Scottish Opera’s Rigoletto in Edinburgh

Verdi, Rigoletto : Soloists, Orchestra of Scottish Opera. Conductor: Tobias Ringborg. Edinburgh Festival Theatre, 28.5.2011 ( SRT )

Rigoletto – Eddie Wade
Duke – Edgaras Montvidas
Gilda – Nadine Livingston
Maddalena – Louise Collett
Sparafucile – Gregory Frank
Marullo – Michel de Souza
Monterone – Alan Fairs

Orchestra of Scottish Opera
The Chorus of Rigoletto
Tobias Ringborg (conductor)


Matthew Richardson (director)
Jon Morrell (designer)
Tony Rabbit (lighting)

Matthew Richardson’s Rigoletto uses costumes of the wealthy in the 1950s but its minimalist setting mean that the opera might as well be located anywhere. Quite right, too: Verdi’s story of lust in the powerful, and the damage that it wreaks on their victims, is every bit as powerful in our world of scandal and super-injunctions as it was at its sensational 1851 premiere. The Duke’s palace is, instead, a slick swingers’ club complete with disco balls. All the women are mannequins rather than flesh and blood people, presumably a comment on the objectification that such treatment reduces women to. This works well for the first scene and we see smashed-up mannequins at the beginning of Act 2 to coincide with the Duke’s frustration at the loss of Gilda. However, in the final scene Gilda’s body in the sack is also replaced with a mannequin while Gilda herself (or presumably her spirit en route to heaven) sings the duet standing in the distance behind her father. It’s not a bad idea but it does add a fatal layer of distance to what should be one of the most poignant death scenes in opera.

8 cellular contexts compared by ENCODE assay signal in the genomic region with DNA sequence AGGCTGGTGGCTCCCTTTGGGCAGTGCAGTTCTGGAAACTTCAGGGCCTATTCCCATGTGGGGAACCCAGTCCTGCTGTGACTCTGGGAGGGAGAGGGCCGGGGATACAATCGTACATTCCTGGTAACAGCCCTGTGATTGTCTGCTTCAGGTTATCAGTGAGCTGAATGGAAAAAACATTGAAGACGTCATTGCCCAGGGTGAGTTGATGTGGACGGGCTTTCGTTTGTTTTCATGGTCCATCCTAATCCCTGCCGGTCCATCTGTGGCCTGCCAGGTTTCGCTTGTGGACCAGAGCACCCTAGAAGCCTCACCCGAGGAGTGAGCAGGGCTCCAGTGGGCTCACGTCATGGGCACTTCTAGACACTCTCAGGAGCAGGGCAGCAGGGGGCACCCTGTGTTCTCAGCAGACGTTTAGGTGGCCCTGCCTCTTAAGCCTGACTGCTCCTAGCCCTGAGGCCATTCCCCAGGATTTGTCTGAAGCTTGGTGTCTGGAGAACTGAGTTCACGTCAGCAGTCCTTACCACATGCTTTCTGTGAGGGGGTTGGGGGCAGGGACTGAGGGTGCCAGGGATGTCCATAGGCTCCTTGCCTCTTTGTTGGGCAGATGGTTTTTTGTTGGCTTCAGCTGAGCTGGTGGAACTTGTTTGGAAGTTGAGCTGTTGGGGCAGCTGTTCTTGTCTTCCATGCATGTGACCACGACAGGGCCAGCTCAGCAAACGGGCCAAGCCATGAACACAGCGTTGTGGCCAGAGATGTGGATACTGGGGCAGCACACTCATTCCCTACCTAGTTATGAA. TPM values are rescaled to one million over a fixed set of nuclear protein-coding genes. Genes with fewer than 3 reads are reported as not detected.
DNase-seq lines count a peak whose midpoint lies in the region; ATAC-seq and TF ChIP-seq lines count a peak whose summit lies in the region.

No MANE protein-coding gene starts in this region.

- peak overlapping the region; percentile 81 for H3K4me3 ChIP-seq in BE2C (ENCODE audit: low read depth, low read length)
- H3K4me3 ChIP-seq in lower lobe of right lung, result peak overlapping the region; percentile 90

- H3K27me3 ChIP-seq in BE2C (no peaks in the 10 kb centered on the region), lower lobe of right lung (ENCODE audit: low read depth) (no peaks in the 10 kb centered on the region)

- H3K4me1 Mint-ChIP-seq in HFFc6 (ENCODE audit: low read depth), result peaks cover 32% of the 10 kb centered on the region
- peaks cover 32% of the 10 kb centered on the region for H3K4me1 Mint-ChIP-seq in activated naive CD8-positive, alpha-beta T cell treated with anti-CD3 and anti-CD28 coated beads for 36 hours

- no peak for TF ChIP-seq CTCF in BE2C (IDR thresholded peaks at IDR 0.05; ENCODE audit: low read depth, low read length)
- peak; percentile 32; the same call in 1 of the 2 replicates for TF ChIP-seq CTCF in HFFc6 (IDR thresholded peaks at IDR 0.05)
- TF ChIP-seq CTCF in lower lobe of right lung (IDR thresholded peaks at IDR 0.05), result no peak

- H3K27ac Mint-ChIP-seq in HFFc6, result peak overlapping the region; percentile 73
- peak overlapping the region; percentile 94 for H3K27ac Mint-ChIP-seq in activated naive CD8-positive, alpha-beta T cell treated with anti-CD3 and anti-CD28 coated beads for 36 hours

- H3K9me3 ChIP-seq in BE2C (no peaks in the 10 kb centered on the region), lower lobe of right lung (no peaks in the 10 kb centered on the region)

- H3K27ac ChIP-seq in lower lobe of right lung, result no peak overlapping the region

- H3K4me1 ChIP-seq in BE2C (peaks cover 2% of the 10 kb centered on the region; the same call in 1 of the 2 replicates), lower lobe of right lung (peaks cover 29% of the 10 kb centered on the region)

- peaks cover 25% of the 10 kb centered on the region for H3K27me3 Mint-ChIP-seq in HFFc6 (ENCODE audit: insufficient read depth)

Thankfully the singing was excellent and in many ways surpassed my expectations. Eddie Wade was a very convincing Rigoletto. His baritone may not have the heroic quality one ideally wants for this part, but there is no doubt that he is thoroughly inside the role, even if he sounded strained at the top. Pari siamo was a great character study but was surpassed by his great Act 2 scene with the courtiers, moving from towering rage to cowering impotence without any sense of irony. Edgaras Montvidas took a while to grow into the Duke, and I’ve heard him sound much fuller and more relaxed than he did tonight, but the top of his voice had a lovely ring to it and Parmi veder le lagrime was beautiful, if a little unfocused. To his credit, he also sang the cabaletta. Louise Collett, one of Scottish Opera’s Emerging Artists, brings something special to everything she sings, and here her Maddalena was breathless and sensual, underpinning the quartet with sultry darkness. Most outstanding of all, however, was Nadine Livingston, another of Scottish Opera’s Emerging Artists. Her Gilda is one of the finest I have heard in a long time, bright and innocent for the first act, wounded and vulnerable in the second. The clarity of her tone is remarkable, as is her technical skill for the coloratura of Caro nome, and her performance in the final duet was deeply moving. The minor roles were very well sung too, with an excellent Sparafucile and an unusually colourful Marullo from Michel de Souza. However it was the ensembles that impressed me most, especially the three great father-daughter duets. Livingston and Wade had clearly worked on complementing one another so that the blend of their voices was just right and sounded marvellously subtle while never losing its intrinsic beauty. If the Act 1 duet was touching then the death scene at the end of the third act sounded so intense as to be almost heartbreaking… mannequin apart!

Rigoletto continues until 25th June on tour to Aberdeen , Inverness , Belfast and Dublin . For full details, as well as information on the new season, go to

Simon Thompson